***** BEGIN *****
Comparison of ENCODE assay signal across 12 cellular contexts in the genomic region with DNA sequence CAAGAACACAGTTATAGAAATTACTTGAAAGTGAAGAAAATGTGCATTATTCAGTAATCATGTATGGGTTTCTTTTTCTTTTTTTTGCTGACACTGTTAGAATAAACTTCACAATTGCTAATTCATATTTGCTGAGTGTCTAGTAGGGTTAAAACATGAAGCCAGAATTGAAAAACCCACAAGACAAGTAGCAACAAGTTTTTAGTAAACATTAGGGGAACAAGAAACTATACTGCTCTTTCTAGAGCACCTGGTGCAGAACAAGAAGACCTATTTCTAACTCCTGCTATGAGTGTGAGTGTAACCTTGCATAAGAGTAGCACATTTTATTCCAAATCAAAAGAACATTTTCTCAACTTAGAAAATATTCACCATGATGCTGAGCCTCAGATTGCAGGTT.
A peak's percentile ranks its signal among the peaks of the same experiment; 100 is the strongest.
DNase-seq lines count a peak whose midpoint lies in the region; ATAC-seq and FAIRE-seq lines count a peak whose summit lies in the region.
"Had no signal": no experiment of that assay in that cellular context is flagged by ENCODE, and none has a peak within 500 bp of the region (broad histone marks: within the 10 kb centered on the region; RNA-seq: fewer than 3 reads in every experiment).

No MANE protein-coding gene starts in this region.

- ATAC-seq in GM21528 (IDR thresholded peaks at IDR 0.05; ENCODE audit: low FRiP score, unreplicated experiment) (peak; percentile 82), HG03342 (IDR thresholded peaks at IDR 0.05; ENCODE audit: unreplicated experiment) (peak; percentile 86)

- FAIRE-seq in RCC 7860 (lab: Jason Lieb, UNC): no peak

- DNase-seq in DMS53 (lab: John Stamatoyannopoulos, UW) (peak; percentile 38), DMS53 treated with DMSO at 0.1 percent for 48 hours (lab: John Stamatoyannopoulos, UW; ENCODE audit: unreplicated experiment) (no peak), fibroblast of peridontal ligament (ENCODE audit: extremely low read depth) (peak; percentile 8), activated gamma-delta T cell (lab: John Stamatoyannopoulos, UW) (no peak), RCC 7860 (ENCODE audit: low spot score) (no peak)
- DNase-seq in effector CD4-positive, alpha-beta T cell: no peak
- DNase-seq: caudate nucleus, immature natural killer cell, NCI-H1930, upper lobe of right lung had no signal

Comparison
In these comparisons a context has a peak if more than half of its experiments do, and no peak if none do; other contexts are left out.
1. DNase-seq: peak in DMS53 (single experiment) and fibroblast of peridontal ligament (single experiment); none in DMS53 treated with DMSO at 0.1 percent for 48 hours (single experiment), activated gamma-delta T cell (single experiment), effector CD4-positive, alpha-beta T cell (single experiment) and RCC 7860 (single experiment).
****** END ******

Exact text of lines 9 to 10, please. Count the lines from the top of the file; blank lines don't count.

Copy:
- DNase-seq in effector CD4-positive, alpha-beta T cell: no peak
- DNase-seq: caudate nucleus, immature natural killer cell, NCI-H1930, upper lobe of right lung had no signal